For Those About To Write (We Salute You) #9: Q & A & Q & A ….


For Those About To Write (We Salute You) will present a writing exercise to the Ploughshares community every few weeks. We heartily encourage everyone reading to take part! 

Screen shot 2013-07-23 at 7.36.42 AMAlrighty pals! Let’s consider this a bit of a clean slate. We’re about half-way through the year, and last session’s Cut & Paste gave us an opportunity to revisit our handiwork, pluck out the parts we especially liked, and put them in a special place—okay, a word doc—for safe keeping and easy access. Revisit that collection when you need a boost, return to it when you want a prompt, or let it hang out for a while, untouched, and rediscover your gems a little later on with fresh eyes.

Now, it’s time again to turn our attention outside ourselves. We’re askin’ questions; we’re gettin’ answers; but most of all, we’re listenin’ and we’re learnin’.

#9: Q & A & Q & A ….

First, a quick mental exercise: think back to the last person you met and immediately found to be—for whatever reason—completely, totally, irresistibly captivating. The thrill of getting to know someone new can often fade away as familiarity takes hold. But while you may think you’ve heard all of someone’s tales, even those we know the best have epic stores of personal history that have the potential to surprise, delight, horrify, titillate, and intrigue. So for this exercise we’re asking family, friends, people we know (and maybe some we don’t) about their lives.

Rather than run with the old “write what you know” adage, we’re going to tweak things a bit and be inspired by what someone else knows.


-Family. Friends. People you know (and maybe some you don’t).


Sit down and talk with folks you care about. Get chatty with intriguing types, particularly those you’ve always wanted to know better: ask questions; listen to memories; then ask; then listen. This isn’t necessarily an opportunity take narratives whole-cloth from the facts of someone else’s life. Instead, consider it a chance to build new understanding of those who inhabit your orbit.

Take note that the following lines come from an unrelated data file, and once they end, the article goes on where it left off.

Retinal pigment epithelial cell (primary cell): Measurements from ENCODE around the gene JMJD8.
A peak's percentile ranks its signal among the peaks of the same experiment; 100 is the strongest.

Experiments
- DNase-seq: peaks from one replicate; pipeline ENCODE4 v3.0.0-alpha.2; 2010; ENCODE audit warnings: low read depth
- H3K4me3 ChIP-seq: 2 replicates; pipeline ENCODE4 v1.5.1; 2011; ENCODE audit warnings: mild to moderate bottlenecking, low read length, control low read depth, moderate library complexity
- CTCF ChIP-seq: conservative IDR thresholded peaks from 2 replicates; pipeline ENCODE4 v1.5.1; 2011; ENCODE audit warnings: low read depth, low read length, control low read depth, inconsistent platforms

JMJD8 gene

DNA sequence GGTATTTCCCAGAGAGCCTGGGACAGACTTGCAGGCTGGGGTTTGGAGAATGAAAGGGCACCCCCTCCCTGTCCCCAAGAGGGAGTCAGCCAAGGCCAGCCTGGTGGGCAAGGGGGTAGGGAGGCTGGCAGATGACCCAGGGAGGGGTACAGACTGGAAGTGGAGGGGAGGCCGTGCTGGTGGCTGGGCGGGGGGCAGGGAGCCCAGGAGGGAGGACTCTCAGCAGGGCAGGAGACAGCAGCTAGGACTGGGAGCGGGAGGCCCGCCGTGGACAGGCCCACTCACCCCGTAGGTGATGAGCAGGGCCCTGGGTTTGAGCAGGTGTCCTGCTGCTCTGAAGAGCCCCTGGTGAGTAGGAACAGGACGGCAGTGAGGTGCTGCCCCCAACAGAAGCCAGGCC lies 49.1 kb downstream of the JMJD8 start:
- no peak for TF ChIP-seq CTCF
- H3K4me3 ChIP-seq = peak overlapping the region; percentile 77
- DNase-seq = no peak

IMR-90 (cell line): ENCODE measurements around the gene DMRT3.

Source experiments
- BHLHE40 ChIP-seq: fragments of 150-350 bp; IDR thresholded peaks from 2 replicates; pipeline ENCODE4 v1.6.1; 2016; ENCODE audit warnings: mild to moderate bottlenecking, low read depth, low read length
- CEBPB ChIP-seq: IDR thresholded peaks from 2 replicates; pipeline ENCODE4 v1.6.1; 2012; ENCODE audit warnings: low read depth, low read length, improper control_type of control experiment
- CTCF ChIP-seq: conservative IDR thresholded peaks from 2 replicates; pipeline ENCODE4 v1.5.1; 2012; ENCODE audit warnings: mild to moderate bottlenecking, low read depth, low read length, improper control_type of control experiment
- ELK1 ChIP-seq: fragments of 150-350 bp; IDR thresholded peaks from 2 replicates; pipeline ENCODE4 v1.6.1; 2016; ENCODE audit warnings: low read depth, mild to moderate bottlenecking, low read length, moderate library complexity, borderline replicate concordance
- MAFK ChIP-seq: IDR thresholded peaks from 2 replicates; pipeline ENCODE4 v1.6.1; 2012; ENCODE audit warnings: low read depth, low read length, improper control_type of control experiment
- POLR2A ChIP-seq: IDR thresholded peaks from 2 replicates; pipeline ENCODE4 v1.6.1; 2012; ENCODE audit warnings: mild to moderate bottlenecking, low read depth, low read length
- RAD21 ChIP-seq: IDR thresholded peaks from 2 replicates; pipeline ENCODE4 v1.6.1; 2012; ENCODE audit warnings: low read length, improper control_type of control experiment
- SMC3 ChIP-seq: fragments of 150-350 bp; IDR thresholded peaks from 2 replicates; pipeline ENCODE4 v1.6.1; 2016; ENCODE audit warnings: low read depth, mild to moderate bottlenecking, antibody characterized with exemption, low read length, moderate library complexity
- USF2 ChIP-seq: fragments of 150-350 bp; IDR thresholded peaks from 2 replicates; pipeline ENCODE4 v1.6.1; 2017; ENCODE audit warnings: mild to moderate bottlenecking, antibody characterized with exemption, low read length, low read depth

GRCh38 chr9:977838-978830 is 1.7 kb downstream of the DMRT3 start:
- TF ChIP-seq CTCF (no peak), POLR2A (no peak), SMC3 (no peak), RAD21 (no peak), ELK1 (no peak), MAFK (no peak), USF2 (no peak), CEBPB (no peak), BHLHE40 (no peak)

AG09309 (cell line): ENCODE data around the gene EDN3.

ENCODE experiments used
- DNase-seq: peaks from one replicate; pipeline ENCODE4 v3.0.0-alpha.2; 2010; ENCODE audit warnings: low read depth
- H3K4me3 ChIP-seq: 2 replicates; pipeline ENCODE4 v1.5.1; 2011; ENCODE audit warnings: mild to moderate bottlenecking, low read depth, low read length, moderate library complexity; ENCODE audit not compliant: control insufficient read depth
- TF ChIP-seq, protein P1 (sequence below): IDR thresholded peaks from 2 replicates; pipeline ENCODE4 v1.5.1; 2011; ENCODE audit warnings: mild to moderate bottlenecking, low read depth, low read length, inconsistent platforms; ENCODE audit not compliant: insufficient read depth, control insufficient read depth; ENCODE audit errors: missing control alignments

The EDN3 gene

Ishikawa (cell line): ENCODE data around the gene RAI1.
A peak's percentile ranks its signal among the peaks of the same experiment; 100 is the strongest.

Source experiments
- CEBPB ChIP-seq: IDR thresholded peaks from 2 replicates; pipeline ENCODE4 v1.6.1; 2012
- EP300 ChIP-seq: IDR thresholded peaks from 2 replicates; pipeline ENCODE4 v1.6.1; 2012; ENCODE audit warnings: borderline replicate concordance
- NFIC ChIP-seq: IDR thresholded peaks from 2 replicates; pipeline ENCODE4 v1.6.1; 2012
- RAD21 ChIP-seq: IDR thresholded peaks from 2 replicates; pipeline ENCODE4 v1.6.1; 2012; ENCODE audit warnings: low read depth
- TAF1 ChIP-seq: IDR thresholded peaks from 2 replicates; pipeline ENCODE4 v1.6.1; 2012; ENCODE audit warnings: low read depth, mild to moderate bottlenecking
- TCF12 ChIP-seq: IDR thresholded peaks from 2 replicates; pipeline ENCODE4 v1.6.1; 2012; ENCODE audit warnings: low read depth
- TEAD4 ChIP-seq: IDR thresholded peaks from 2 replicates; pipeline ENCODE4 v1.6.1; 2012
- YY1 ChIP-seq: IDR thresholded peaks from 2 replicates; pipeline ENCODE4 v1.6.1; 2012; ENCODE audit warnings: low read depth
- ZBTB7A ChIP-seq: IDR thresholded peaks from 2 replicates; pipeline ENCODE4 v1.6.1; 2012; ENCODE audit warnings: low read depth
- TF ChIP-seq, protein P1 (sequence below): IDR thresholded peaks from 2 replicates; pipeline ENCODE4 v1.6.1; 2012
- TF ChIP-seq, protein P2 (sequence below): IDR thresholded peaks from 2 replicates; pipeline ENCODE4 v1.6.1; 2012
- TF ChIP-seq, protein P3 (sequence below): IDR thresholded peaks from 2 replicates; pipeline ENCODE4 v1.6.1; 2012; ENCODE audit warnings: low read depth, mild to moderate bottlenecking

On a recent trip home, I sat down separately with my mom and dad and started wondering aloud with them. In the span of a few hours, I had gleaned an entire treasure trove of familial facts that I never heard in all our 32 years together. It was exciting, it was fun, and yeah, it was a little emotional—and there’s undoubtedly far more to find out.

When exploring your curiosity, be respectful of the fact that opening up is a gift. Be sensitive. The act of communicating is key here: reaching out and taking in. Don’t record conversations or take notes while you’re listening. But do spend some time afterwards jotting down the parts that struck you the most while they’re still clear in your head.

Time commitment: 

-Chat with at least two fellow humans.

Recommended Reading: 

Before or after talking with your subjects, pull out some old scrapbooks and photo albums, too. Browse on your own or with a partner in crime. Unlock those old memories.

As always, if you’re just joining us here, now’s a good time to catch up on the previous posts in the series.

#8: Cut & Paste

#7: Show & Tell

#6: Stop, Look, and Listen

#5: Take a (Mindful) Break

#4: Go Big

#3: Letters

#2: Prompts

#1: Pencil on Paper

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